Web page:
The avant-garde yet accessible music of Ernest Fanelli,
who is the featured composer on this disc, was a ‘blind date’ and a
fascinating one at that. Prior to receiving the disc I was unaware of
this composer and have been unable to trace any previous recordings
of his works.
Born in Paris in 1860 of Italian parentage Fanelli
studied at the Paris Conservatoire until an acute shortage of funds
forced him to leave and support himself as a rank and file orchestral
player. Although his teachers, for a time, included the luminaries Charles
Alkan and Léo Delibes he was largely self-taught and had begun
serious composition by his early twenties. In his role as an orchestral
player I can just imagine a bitter Fanelli burning with resentment at
having to play the music of composers that he considered inferior to
A lucky break came in 1912 when the influential composer-conductor
Gabriel Pierné fortuitously studied one of Fanelli’s 29 year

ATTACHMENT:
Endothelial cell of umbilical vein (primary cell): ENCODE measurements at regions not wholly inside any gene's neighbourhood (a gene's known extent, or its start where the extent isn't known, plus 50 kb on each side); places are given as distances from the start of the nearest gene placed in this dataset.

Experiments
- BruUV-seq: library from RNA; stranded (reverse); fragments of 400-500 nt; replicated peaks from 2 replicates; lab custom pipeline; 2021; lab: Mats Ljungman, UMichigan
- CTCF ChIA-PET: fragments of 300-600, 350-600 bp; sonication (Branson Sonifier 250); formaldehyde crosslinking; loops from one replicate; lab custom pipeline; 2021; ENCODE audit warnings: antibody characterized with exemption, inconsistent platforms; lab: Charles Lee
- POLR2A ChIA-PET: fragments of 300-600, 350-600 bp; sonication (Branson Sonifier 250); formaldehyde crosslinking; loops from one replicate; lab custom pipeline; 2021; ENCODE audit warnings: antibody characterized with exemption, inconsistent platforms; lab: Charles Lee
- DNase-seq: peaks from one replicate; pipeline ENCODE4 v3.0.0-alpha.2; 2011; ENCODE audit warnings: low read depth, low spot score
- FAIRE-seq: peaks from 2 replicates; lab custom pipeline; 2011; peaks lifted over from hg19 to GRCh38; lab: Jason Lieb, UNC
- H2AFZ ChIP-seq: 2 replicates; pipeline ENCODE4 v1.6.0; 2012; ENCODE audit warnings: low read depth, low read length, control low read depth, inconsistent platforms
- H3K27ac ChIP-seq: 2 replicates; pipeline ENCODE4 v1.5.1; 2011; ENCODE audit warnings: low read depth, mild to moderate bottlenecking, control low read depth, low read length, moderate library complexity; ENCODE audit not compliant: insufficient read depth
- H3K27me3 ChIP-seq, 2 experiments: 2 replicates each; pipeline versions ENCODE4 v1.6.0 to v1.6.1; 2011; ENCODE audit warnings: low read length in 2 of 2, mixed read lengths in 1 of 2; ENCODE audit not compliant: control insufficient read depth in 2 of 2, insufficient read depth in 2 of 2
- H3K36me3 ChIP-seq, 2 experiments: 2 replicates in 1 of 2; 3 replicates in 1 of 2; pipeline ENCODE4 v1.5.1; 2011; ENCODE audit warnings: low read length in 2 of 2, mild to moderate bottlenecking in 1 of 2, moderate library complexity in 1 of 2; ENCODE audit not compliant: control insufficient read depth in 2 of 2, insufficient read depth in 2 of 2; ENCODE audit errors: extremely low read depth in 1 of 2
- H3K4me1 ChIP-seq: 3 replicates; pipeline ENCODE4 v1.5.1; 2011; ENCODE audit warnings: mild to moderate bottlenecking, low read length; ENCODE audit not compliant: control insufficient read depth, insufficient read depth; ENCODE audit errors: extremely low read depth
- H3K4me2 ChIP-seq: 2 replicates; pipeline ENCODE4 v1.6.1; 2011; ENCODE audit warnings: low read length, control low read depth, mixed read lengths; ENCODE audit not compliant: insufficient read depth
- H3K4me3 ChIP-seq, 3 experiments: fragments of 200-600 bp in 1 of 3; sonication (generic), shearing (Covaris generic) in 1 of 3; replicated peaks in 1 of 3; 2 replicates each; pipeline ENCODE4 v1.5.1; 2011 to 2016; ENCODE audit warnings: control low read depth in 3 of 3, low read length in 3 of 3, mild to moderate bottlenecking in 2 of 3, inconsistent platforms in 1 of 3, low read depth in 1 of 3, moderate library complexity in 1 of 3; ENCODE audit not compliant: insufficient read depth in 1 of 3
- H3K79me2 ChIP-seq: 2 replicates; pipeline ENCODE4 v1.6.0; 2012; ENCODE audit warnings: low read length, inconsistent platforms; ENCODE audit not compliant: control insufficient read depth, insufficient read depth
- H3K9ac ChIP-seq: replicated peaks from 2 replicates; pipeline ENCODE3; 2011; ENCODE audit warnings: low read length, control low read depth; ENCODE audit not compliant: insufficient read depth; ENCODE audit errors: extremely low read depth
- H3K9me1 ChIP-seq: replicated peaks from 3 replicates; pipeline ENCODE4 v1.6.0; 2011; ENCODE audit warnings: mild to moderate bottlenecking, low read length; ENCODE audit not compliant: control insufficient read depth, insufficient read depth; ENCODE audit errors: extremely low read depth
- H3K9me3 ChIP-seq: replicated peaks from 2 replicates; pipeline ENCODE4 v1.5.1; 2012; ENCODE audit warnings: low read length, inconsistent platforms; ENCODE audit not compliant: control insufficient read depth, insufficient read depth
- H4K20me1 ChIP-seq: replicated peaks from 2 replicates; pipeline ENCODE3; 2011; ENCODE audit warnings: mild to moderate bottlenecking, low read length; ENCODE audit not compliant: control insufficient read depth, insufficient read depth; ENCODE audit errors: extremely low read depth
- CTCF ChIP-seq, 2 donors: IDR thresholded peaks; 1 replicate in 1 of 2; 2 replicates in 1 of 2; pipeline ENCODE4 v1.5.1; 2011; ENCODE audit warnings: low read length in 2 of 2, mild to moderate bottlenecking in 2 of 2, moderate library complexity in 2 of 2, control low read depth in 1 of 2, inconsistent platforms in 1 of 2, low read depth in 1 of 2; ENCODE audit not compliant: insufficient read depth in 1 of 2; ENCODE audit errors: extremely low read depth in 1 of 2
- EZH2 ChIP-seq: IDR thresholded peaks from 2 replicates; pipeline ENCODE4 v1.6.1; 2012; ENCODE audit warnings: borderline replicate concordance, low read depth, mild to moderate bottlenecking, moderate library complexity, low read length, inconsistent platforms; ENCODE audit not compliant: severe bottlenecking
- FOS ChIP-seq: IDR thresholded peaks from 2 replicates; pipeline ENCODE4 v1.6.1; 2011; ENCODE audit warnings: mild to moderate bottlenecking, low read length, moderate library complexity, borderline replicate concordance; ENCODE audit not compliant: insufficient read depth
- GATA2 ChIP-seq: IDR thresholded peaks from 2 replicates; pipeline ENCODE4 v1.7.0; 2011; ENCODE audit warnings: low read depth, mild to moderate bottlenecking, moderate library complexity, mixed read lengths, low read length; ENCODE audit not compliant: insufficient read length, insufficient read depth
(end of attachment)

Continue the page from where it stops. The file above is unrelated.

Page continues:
old compositions. Pierné was amazed and declared that it, "contained
all the principles and processes of modern music used by recognised
masters of today." Pierné commented that at the time of
Fanelli’s composition he himself had won a Prix de Rome, but
in those days, "our art was entirely different from that of Fanelli
…Wagner did not win recognition until a few years later and Debussy
was not talked about seriously until 1890. Thus one man had marvellously
foretold our whole epoch."
Pierné hurriedly arranged an orchestral concert
of ‘Thebes’ the first section of the Symphonic Pictures, to enthusiastic
acclaim. Performances of other Fanelli compositions quickly followed
but almost as swiftly as he became known he was forgotten and banished
to obscurity. Even Pierné his champion lost interest and Fanelli
became embittered and disillusioned. Although he was to live until 1917
Fanelli sadly did not compose more music after 1894. In spite of his